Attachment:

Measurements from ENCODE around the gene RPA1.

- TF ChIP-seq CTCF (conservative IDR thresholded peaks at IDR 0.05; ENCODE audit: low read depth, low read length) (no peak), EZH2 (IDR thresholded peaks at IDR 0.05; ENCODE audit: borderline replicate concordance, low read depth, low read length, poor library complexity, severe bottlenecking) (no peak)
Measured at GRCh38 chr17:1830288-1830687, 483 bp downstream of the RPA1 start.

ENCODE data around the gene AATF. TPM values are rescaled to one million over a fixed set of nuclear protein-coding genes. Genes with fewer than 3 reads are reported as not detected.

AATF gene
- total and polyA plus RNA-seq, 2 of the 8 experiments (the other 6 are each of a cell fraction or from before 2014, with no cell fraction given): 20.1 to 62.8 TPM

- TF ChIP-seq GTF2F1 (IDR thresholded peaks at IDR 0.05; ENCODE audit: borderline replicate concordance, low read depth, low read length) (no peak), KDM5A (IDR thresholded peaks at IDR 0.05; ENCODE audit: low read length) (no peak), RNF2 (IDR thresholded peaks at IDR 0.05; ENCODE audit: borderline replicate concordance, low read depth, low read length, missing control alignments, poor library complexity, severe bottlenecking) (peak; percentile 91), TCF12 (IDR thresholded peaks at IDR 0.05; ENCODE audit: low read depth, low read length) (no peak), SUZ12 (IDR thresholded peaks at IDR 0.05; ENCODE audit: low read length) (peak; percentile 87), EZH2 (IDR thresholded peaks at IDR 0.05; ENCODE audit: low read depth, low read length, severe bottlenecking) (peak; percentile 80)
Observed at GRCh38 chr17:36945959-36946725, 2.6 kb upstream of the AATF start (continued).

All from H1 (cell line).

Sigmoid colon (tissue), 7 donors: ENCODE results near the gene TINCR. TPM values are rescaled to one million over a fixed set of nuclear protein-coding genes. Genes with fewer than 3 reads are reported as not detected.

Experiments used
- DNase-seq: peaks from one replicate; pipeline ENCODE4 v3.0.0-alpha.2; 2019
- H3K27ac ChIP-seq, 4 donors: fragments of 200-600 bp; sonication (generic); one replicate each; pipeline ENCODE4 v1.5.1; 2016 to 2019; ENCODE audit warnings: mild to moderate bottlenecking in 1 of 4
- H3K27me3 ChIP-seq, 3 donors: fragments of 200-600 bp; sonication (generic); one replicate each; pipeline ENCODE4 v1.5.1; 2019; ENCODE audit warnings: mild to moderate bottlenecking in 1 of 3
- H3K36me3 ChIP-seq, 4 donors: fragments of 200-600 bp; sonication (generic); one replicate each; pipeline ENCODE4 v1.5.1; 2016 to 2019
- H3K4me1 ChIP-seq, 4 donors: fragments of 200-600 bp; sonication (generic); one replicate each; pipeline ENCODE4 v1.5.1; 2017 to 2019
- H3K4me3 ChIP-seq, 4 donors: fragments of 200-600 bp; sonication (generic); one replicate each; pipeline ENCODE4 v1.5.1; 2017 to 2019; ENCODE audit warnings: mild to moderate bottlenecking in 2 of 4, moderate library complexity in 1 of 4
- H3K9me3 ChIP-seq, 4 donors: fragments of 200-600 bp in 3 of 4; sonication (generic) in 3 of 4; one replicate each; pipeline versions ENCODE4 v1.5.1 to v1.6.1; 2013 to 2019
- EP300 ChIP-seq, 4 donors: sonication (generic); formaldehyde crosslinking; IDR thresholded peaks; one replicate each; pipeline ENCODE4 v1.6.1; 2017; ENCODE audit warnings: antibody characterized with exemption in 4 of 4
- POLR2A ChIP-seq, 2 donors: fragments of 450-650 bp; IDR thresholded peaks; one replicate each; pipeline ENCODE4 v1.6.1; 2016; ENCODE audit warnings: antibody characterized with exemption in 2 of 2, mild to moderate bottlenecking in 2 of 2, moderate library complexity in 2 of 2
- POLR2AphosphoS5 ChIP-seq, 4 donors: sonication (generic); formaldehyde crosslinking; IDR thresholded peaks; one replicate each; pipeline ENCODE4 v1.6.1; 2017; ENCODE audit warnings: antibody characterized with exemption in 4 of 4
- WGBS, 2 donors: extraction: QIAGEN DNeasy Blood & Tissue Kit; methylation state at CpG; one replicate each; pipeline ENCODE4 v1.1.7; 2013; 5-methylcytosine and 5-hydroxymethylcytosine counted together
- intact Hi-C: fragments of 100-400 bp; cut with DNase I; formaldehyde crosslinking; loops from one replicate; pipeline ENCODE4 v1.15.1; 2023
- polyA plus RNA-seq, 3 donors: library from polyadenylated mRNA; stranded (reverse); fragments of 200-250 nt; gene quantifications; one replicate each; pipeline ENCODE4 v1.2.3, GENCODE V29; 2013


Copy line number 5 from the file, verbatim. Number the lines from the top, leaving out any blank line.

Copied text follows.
AATF gene